Patients wait for hours and “endure unnecessary prolonged suffering” because of unsafe staffing, Kemp said.

NZNO president Anne Daniels said nurses were “rising up”.

“We are asking for fairness, equity and good working conditions that will allow us to provide safe care to our patients – it’s not hard.”

NZNO President Anne Daniels speaks at the Day of Action rally in Wellington.

“Our nation can no longer wait – we need action now!”

Christchurch Hospital outpatient HCA Katrina Barrett said there had been no improvement in short-staffing under Te Whatu Ora and she was sick of seeing patients suffering.

“They’re getting their surgeries cancelled left, right and centre. It’s hard for our colleagues who have to ring up and say sorry, it’s been cancelled.”

It was incredible to her that the Government did not see it as a crisis.

In Auckland, Kaiwhakahaere Kerri Nuku said governments had failed to invest in health care and listen to those “at the bedside”.

“What we’ve got is successive governments that have been piecemeal in their approach to investing in healthcare and . . . we need to turn that around.”

Actor Marianne Infante – aka Shortland Street head nurse Madonna Diaz — MCed the Auckland rally, pictured, with NZNO Kaiwhakahaere Kerri Nuku.

RN Deirdre Guy, from Christchurch Hospital ear, nose and throat outpatient unit, said staffing shortages were evident across all health professions.

“GPs can’t pick up sick patients the same [as they could in the past], so they end up coming back to us and say, ‘I can’t see my GP for a week I saw you five years ago, I don’t have $50 to see my GP to get referred back to you’.”

Christchurch Hospital outpatient health care assistant Katrina Barrett and RN Deidre Guy at the Christchurch rally.

Nurse Maude RN Ruth Abad was at the rally with her husband, also a nurse, and her two young children.

The family moved to New Zealand from the Philippines and wanted to stay, but they were struggling with the pressure created by extreme short-staffing.

RN Ruth Abad said many of her friends from the Philippines had left New Zealand to work in Australia for better pay.

“Most of my friends who moved here from the Philippines have left to go to Australia because there’s more pay.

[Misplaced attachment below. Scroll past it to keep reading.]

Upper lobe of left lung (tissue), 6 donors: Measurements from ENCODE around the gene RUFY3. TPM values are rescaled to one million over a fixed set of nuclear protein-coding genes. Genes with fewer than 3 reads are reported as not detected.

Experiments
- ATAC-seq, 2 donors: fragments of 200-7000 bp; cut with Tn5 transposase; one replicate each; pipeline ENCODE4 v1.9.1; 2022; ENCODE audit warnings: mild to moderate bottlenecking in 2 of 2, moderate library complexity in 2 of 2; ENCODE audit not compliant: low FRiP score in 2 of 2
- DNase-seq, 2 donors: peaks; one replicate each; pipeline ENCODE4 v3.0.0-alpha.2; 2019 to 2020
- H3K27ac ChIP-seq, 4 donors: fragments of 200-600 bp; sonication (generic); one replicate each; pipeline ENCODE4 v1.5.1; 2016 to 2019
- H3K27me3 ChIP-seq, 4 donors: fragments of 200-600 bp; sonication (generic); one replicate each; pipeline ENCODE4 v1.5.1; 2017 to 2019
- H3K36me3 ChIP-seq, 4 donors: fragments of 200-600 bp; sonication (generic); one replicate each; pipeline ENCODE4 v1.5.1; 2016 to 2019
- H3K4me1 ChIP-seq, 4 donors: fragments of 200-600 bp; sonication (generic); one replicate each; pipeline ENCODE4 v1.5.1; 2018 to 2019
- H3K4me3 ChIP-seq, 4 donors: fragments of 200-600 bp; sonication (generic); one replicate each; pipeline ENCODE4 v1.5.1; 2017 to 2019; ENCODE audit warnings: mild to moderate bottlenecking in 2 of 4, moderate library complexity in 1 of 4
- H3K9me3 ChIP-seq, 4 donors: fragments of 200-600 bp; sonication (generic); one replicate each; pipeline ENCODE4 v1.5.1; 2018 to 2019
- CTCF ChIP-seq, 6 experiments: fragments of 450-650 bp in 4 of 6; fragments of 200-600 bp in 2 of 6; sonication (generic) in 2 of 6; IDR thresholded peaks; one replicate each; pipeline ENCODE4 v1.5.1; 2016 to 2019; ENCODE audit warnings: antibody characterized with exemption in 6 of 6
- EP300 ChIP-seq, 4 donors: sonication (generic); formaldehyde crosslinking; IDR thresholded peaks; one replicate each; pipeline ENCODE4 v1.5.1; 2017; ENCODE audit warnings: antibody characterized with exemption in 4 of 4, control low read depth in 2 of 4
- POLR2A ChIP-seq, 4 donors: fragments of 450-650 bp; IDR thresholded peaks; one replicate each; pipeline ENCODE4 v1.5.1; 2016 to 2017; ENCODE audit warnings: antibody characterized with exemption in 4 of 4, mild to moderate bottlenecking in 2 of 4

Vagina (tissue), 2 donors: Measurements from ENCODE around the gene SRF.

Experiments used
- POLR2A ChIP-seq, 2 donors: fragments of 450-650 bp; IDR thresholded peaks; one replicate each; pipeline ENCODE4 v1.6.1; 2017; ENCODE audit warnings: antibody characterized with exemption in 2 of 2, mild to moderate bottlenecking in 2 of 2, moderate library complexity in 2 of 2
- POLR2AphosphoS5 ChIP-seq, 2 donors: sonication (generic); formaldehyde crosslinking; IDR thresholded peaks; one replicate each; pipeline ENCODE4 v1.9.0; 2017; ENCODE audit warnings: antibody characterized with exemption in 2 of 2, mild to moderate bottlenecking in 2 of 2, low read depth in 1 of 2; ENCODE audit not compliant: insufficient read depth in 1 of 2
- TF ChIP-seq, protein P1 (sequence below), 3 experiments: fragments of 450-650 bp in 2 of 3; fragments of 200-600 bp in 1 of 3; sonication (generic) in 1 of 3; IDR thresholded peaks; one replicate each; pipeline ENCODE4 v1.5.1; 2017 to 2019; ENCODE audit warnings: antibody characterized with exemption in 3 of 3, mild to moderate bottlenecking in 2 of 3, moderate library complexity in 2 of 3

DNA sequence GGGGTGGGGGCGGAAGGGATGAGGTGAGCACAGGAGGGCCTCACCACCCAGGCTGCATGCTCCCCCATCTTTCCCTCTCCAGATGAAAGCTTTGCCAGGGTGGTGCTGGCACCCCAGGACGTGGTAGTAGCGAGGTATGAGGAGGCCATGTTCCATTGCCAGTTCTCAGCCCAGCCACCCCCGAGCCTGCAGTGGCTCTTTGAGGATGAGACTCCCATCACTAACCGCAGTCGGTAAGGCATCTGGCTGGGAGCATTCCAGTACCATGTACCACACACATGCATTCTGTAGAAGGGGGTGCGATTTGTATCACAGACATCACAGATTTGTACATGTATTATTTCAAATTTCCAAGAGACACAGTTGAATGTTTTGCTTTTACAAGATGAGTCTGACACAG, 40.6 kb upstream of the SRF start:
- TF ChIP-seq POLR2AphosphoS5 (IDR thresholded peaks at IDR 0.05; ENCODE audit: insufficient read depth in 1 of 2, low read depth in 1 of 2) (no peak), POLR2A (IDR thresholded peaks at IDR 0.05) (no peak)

“I’ve built a family here, and I love it here. It is a struggle because we have to support family back home but we chose to stay, we love Christchurch, we love New Zealand, but we feel we should be paid the same as our other colleagues.”

NZNO chief executive Paul Goulter, who spoke at the Christchurch rally, said the turnout showed nurses were now committed to taking action on the “biggest social issue of our age – the underfunding of our health system”.

“No longer can we have a health system that is built on the goodwill of our health-care workers . . . we cannot built a just health system, and a just society, when it milks the goodwill, and experience of the people who work within it. That’s corrupt, and we stand against corruption.”

NZNO chief executive Paul Goulter said the rally was the start of a campaign to make health a priority in the election.

Goulter said the day of action marked the start of a sustained campaign to make sure politicians committed to getting at least 4000 more nurses on the job.

A NZNO petition – ‘We need nurses’ – targeting political parties, to fix the nursing shortage crisis and launched in conjunction with the National Day of Action had recieved over 6000 online signatures by Monday morning. Those collected on Saturday would be added in the next few days.

Advertisement

The petition calls on political parties to commit to:

  • 4000 more nurses trained and on the job
  • pay that values the nursing workforce right across the health sector and attracts more nurses
  • te Tiriti being upheld across our health services to remove inequities